The study also found:

•During 2002 and 2003, at least one grand jury and one trial-court jury operated in violation of state law by seating members who already had served as a commissioner or juror more than once in the previous 12 months.
•A Houston police officer served as a member of one of the grand juries that investigated the Houston Police Department crime lab scandal.
•Retirees frequently and repeatedly serve as grand jurors. Karson and Jim Brooks, a grand jury foreman who is a retiree, said older people tend to take the word of authority figures such as district attorneys more often than younger people do.
State District Judge Cliff Stricklin of Dallas County said that when he first assumed the bench, he used the commissioner system but has since gone to the jury-pool method, in which qualified individuals are chosen from the regular trial-court jury pool.

"I think it opens the doors to people who wouldn't normally even know about how to serve on a grand jury," said Stricklin, a Republican.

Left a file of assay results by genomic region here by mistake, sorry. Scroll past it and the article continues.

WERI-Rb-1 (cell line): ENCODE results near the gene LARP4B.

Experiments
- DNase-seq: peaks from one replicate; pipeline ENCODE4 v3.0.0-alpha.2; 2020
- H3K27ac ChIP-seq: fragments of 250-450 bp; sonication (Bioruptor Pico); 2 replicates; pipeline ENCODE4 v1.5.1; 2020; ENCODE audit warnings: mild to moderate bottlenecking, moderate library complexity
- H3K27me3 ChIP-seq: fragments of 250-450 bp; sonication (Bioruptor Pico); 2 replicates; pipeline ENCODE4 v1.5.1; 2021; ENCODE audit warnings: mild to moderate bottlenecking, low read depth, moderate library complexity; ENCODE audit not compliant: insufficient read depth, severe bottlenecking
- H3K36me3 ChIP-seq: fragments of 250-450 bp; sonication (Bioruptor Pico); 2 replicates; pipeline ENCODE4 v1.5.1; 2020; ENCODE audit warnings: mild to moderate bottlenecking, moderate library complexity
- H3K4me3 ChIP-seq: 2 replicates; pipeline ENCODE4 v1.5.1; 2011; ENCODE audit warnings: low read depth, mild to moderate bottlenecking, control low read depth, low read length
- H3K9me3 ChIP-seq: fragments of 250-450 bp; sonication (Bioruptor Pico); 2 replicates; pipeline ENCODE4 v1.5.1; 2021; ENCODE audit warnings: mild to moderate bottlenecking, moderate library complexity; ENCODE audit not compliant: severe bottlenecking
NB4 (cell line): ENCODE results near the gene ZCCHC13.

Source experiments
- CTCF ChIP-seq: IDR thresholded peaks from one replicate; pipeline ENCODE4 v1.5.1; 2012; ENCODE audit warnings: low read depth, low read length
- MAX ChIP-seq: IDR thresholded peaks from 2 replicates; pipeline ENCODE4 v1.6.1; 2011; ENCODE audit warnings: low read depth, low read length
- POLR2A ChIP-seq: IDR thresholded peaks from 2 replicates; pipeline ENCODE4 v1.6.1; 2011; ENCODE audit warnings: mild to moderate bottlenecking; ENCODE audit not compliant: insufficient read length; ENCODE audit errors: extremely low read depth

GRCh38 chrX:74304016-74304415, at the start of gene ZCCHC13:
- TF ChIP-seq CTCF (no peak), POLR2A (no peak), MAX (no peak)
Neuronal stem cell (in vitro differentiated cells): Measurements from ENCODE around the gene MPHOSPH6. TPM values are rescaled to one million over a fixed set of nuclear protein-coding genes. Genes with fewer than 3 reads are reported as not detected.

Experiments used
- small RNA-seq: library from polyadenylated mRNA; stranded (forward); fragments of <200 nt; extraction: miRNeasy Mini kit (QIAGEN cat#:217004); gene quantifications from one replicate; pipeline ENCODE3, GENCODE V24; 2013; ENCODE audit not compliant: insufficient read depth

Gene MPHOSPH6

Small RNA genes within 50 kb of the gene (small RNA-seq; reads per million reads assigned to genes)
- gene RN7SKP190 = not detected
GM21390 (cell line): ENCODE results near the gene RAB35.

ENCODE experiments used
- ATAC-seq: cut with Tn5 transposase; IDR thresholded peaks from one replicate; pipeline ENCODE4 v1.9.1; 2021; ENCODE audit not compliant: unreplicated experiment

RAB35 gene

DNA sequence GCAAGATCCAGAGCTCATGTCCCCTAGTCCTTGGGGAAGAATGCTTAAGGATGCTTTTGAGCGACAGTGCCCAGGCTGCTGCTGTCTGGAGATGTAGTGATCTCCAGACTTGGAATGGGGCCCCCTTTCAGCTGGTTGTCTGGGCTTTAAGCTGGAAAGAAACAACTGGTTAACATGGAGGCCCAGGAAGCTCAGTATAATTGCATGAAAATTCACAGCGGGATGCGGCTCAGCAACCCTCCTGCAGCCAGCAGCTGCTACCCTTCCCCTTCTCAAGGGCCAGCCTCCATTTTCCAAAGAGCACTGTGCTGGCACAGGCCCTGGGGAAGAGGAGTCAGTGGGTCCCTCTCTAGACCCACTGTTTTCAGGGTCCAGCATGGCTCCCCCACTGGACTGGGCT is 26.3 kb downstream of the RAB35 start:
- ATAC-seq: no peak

But in Harris County, the selection of grand juries remains tilted toward those connected to the system. Grand jury commissioners are selected by the 21 state criminal district court judges of Harris County, most of whom were career local prosecutors before becoming judges.

Most local judges contacted by the Chronicle were quick to defend the commissioner system.

"My grand juries, as a rule, have been very diverse, and I work very hard to find people who will serve from different neighborhoods and different socioeconomic backgrounds," said state District Judge Kent Ellis. "I think focusing on the commissioners is the wrong place to look."

Picks are close at hand

A look at Ellis' grand jury commissioner selections, however, reveals that he didn't search very far to find them. In August 2002, Ellis chose two court reporters and an employee of the Harris County District Clerk's Office. One year later, Ellis used two of the same three people as commissioners.

State District Judge Bill Harmon didn't look that far. In November 2002, Harmon chose three employees of his court to serve as grand jury commissioners. He declined to discuss those selections with the Chronicle.

Though Harmon was the only Harris County judge to limit his choices to employees of his own court, most judges chose people connected to the system. That includes former state District Judge Ted Poe, who was just elected to Congress.